So you’re now a qualified personal fitness trainer. What next? If you want to make a living as a personal trainer, you need to build a business, and that means finding clients. Getting your first client is the hardest part of starting any business but following these simple tips will help set you on the course to success.

1. Appearances matter

In personal training, you are your own product. If you want people to see you as a professional, then make sure you look like one. Have sports shirts made up with your name and what you do. Have business cards printed, making sure that your details are accurate, and everything is spelt correctly. Keep these on you at all times. If you have a car, get some magnetic signs made, which can be put on and taken off as you like. And make sure that your car also reflects your professionalism by keeping it clean and tidy.

2. Get online

We live in a digital world, and having an online presence is vital. Create a LinkedIn profile, and a Facebook page. Again, make sure that they make you look professional, by ensuring that everything is spelt correctly, and that it is grammatically correct. If this isn’t your strong point, ask a friend to check it for you. People like to see who they’re doing business with, make sure to upload a good photograph.

3. Network, network, network

Networking is a bit of a buzzword. You’ll keep being told that you need to do it, but perhaps you’re not sure why, how, or where to do it. The why: networking is both cost effective and powerful. It can be done anywhere and with anyone. For personal trainers, there are obvious places to network, such as at the gym or in health clubs, which will enable you to connect with both potential clients and business owners. However, only focusing on gyms and health clubs could mean that you’re missing out on business.

Think creatively. Speak to people such as estate agents, baristas, and hairdressers. Anyone who works with the public has the potential to recommend you to other people, especially those in roles where relationships develop over time. Ask if you can leave business cards with them for their clients to pick. Joining local business networking groups is a good way of meeting and connecting with other local business people.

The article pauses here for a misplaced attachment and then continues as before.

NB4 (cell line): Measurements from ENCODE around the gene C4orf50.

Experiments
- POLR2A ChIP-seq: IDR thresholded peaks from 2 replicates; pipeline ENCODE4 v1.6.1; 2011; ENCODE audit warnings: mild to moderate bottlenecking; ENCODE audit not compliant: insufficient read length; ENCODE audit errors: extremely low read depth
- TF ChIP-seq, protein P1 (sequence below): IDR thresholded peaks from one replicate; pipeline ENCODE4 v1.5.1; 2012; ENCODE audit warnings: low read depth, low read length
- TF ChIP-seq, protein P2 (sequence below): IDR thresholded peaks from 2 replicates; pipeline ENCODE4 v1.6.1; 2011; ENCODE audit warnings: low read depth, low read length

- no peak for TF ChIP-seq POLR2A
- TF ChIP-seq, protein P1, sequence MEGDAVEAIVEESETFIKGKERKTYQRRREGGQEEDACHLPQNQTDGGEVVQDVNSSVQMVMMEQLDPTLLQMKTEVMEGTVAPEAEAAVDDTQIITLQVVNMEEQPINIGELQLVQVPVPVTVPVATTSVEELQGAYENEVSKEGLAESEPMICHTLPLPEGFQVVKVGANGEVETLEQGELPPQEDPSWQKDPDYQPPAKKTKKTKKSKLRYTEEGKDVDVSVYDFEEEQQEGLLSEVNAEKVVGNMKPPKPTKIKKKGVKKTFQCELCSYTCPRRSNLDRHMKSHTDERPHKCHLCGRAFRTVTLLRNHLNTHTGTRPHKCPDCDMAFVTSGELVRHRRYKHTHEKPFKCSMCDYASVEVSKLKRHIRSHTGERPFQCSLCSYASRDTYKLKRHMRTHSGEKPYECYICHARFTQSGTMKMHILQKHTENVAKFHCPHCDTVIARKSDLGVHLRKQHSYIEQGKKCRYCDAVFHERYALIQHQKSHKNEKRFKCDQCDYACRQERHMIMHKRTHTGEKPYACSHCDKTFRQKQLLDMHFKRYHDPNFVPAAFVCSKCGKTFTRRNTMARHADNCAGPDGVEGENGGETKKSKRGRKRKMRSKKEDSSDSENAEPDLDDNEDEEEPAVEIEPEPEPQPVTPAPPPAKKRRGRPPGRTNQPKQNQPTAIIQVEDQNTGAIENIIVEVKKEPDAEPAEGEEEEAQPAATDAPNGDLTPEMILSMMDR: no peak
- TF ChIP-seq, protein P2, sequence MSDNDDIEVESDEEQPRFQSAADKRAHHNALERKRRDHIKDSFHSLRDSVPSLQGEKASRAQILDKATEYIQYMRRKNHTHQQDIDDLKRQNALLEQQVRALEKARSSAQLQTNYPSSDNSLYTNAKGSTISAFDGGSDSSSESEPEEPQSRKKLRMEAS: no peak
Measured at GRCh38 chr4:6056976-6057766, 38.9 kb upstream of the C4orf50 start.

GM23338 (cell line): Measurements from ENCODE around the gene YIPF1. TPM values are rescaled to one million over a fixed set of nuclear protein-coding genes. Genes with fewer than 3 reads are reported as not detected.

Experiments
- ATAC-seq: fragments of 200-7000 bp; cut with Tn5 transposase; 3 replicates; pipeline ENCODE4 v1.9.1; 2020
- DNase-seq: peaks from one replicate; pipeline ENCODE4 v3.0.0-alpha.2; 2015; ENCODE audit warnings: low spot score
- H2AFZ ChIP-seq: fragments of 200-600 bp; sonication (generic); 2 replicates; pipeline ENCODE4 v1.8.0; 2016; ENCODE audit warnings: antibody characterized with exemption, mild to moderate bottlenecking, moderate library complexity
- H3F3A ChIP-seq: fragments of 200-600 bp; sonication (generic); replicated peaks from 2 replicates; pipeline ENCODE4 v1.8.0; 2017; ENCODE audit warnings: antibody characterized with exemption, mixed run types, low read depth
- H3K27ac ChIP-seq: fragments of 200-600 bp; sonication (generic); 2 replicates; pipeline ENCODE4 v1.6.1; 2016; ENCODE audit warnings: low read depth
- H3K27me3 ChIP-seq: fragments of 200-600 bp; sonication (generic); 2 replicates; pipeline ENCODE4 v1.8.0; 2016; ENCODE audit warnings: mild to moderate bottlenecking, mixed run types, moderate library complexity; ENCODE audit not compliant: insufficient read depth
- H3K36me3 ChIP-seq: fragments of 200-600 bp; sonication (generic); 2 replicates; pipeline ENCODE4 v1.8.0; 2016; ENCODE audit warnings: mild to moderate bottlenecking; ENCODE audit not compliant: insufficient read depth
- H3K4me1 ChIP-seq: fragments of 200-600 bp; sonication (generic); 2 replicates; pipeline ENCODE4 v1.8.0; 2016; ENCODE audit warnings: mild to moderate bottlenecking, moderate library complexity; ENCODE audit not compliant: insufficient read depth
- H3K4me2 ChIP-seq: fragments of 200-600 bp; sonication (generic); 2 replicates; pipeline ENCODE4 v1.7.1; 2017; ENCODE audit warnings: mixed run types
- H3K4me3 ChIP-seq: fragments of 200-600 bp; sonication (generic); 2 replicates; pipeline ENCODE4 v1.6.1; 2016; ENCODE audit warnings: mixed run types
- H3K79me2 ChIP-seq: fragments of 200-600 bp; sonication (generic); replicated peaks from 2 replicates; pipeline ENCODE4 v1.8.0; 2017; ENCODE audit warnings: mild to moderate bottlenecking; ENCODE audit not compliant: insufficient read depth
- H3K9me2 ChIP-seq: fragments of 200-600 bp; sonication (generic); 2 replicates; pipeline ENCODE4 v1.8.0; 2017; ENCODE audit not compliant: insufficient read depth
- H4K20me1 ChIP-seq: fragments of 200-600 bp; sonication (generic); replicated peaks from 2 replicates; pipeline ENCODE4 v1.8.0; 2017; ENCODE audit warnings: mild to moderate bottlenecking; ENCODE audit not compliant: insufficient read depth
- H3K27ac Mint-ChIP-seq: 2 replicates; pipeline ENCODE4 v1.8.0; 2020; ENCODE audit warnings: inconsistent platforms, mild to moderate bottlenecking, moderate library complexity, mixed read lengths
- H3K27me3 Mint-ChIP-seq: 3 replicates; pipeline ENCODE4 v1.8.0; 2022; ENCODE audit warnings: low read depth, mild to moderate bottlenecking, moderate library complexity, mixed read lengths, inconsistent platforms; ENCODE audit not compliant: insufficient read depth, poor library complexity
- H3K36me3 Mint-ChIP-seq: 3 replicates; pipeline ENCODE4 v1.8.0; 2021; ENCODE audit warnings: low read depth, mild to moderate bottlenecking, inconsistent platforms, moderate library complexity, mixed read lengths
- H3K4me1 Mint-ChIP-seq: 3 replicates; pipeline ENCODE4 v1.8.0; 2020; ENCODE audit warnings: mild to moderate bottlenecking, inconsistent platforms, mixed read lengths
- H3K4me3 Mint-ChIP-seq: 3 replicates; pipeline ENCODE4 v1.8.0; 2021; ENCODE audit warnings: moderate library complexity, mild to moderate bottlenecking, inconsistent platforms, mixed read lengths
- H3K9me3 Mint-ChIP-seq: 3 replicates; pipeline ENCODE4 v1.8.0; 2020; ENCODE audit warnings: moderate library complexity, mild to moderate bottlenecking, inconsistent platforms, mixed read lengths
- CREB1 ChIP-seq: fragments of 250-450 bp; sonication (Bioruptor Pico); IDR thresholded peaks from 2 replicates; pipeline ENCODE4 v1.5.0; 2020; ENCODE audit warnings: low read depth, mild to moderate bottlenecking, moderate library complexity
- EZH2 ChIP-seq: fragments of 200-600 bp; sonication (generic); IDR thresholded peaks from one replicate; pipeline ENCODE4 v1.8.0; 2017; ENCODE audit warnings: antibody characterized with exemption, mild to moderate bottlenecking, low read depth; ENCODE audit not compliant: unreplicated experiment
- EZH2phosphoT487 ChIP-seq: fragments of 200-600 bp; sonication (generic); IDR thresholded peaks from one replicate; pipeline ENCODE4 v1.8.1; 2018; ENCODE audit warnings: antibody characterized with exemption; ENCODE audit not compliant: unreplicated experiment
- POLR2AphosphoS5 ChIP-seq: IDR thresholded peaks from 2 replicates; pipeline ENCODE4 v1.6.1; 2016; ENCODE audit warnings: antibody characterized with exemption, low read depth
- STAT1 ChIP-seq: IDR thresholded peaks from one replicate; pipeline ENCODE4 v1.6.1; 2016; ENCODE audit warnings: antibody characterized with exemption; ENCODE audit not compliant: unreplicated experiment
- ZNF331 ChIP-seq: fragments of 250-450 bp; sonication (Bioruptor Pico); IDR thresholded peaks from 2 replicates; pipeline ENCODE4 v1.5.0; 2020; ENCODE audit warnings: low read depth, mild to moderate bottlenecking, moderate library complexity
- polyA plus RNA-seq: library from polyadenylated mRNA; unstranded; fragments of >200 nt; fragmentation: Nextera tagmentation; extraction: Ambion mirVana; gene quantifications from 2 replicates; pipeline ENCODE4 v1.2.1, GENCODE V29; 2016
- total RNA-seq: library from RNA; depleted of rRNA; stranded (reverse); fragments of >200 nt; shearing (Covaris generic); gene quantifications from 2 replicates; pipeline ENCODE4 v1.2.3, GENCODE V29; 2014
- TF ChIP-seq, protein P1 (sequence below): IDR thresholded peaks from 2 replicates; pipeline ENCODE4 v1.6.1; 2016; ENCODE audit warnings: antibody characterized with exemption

4. Work with other professionals

Linked to the above, make connections with professionals in related disciplines. This could be physiotherapists, dieticians, rehabilitation centres, and doctors. Anyone who works with people and their health issues. They will often refer to other services that they feel will help their clients.

5. Establish yourself as an expert

Linked to getting online, think about getting your own website. This could be a free WordPress site, or you might want to invest in your own domain name. As well as writing pages about you and your personal training services, include a blog. Through writing about your area of expertise, you will demonstrate your knowledge, and establish yourself as an expert in the mind of those who visit your website.

6. Be prepared to invest your time

This can mean working for free for a short while. Consider volunteering, whether that’s at a gym, or with a local sports team. This will allow you to demonstrate your skills and abilities, and build relationships. Think about offering free initial training sessions, or a discount if someone refers a friend. While you need to make a living, such offers should be considered a small investment in your future livelihood.

7. Diversify

There’s a lot of competition out there as a personal fitness trainer. Being able to offer additional services is a great way to stand out from the crowd. Consider getting qualifications in related areas, such as more specialised exercise types, nutrition, or massage. Perhaps you could create an e-book, or produce online training videos that only your clients can access. Maybe you could provide an exercise kit including things such as a water bottle and exercise mat. Think added value.

8. Work on your selling skills

Many of us cringe at the idea of selling, especially when we’re trying to sell ourselves. But being able to sell yourself and your skills is a vital part of getting hired as a personal trainer. While some people are natural salespeople, many of us aren’t. Don’t panic if you’re not – there are plenty of online resources or, if you know any successful salespeople, ask for some tips. While selling your services may well feel uncomfortable to begin with, over time you’ll find it much easier.

Getting your first client can be difficult, but knowing how to market yourself and understanding what your clients want will set you on the road to a successful career in personal fitness training.

If you’re interested in qualifying as a personal trainer and would like more information about the courses we offer, including what you can expect to learn, and how we can enhance your career, then call us on (07) 3385 0195 or send us an email at